22 September 2014

Thomson Reuters reports Q4 loss thanks to $3bn goodwill charge

09 February 2012  |  4960 views  |  0 Thomson Reuters logo web screen shot

Thomson Reuters has swung to a fourth quarter operating loss thanks to a $3 billion goodwill impairment charge related to its struggling financial services business.

The company has seen its share price fall by a third in the last year, largely because of the markets division, which has been hit by the financial crisis and a lukewarm reception for its new flagship desktop product, Eikon, although this has seen installations rise from 8000 to 15,000 in the last three months.

As well as a number of management changes, including the departure of CEO Tom Glocer, Thomson Reuters has now broken up the markets division into smaller, more focussed business units, incurring a $50 million charge for Q4.

The vendor actually posted a five per cent increase in revenues for the three months, to $3.4 billion. Adjusted Ebitda was also up, 26%, to $864 million and underlying operating profit rose eight per cent to $657 million.

However, a $3 billion, non-cash, goodwill impairment charge was incurred thanks to testing required under International Financial Reporting Standards (IFRS). This means that under IFRS measures it posted an operating loss of $2.59 billion for the period, compared to a $307 million profit in Q4 2010. No details on the reason for the charge were given.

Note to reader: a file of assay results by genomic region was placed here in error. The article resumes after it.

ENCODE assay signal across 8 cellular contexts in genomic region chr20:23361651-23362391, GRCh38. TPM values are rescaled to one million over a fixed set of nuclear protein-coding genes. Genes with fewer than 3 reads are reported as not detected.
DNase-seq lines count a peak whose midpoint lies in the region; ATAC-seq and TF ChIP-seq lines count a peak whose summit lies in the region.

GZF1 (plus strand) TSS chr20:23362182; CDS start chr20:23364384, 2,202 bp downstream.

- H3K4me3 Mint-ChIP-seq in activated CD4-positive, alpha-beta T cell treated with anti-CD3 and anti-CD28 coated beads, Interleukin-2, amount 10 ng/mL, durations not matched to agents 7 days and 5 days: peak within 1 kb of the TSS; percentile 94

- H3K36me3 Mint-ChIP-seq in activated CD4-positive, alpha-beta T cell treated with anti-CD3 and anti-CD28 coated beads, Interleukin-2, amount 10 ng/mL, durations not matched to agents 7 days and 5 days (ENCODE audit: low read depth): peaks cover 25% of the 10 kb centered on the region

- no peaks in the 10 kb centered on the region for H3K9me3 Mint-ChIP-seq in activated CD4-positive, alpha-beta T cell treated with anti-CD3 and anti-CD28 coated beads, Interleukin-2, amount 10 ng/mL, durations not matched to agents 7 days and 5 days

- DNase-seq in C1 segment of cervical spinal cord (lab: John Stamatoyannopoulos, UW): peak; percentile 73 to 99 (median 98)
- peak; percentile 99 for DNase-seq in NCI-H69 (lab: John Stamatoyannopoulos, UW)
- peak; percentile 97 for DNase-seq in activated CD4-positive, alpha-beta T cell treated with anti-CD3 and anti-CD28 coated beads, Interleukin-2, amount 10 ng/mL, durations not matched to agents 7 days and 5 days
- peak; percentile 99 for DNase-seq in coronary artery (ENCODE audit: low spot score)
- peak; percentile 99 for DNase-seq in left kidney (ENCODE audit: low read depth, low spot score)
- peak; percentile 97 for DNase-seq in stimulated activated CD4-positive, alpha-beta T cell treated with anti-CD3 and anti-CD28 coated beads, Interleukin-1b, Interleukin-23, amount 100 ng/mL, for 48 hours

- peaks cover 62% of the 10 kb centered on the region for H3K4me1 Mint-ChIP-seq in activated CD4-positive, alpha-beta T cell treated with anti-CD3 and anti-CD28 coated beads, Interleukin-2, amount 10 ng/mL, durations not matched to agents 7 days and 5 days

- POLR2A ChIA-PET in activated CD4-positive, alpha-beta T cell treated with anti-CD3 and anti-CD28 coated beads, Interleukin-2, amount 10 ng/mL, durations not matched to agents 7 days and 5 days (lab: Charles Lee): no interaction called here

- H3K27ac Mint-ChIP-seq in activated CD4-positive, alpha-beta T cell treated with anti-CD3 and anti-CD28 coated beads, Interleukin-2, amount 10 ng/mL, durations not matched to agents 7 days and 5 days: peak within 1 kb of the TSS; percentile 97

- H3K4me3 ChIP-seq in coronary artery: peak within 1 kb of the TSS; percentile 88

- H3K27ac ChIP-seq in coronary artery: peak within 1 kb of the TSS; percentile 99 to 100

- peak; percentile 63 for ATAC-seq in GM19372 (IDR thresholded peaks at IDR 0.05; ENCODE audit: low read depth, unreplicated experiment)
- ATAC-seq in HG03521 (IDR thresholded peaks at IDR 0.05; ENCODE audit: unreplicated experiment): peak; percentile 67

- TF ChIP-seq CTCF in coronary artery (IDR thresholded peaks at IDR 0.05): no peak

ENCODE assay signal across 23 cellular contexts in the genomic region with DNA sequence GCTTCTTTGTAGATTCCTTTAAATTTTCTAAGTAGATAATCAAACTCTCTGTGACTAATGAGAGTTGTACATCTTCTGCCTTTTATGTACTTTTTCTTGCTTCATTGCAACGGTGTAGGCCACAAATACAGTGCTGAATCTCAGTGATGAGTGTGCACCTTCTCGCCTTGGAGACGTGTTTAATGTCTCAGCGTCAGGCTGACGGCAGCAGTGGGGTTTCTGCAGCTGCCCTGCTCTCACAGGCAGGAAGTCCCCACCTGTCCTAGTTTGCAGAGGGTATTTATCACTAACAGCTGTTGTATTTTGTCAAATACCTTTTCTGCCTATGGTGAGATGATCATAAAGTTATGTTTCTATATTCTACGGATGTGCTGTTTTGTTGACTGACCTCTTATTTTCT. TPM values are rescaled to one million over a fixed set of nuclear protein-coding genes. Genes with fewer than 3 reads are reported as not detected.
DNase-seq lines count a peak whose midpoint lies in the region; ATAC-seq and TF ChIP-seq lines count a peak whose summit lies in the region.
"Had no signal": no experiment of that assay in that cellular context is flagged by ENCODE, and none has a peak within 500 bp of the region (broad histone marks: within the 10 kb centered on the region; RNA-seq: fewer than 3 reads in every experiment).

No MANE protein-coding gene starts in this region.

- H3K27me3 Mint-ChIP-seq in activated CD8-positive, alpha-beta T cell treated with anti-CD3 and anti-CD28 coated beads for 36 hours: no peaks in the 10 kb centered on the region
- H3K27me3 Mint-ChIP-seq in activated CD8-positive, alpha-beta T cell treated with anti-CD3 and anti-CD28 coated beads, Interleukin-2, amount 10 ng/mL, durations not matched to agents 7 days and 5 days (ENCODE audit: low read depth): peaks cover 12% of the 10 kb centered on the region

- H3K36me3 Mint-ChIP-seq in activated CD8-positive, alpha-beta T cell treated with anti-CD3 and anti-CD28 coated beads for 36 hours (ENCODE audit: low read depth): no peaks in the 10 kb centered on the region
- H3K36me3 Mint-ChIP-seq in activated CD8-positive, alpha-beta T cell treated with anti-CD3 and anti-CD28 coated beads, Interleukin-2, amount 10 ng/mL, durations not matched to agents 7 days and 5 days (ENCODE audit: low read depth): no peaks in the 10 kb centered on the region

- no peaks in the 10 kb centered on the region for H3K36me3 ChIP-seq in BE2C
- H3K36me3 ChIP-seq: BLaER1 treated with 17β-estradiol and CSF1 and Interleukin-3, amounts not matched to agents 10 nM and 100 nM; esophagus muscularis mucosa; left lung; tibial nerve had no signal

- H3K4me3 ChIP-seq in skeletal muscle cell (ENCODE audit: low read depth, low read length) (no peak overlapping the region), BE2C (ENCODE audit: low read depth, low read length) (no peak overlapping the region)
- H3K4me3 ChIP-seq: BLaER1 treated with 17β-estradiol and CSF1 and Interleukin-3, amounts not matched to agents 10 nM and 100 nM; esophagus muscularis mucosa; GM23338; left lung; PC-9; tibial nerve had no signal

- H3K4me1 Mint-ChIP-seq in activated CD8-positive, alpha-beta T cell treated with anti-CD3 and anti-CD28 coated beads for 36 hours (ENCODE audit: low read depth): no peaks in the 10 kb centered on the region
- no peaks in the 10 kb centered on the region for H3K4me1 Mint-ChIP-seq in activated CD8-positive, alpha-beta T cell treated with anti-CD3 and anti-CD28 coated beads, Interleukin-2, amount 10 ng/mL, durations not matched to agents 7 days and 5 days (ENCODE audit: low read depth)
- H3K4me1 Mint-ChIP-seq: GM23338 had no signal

For the full year, revenues from ongoing businesses were $12.9 billion, a five per cent increase before currency. Adjusted Ebitda increased 20% to $3.41 billion and underlying operating profit was up nine per cent to $2.58 billion. Under IFRS measures, the full year saw an operating loss of $705 million, compared to a $1.42 billion profit for 2010.

For the fourth quarter, revenues at the old markets unit rose by two per cent, to $1.86 billion, compared to a nine per cent rise at the professionals division. There was also a two per cent revenue rise for the year at markets, to $7.49 billion.

James Smith, who took over as CEO from Glocer in December, says: "The units in the former Professional division continued to perform well and we made significant strides in kick-starting the growth engine in our former Markets division. We have simplified our organisation; we have strengthened our management team; and we are making progress toward improving our execution capability. We are focused in 2012 on a series of product launches and service improvements across all our key customer groups."

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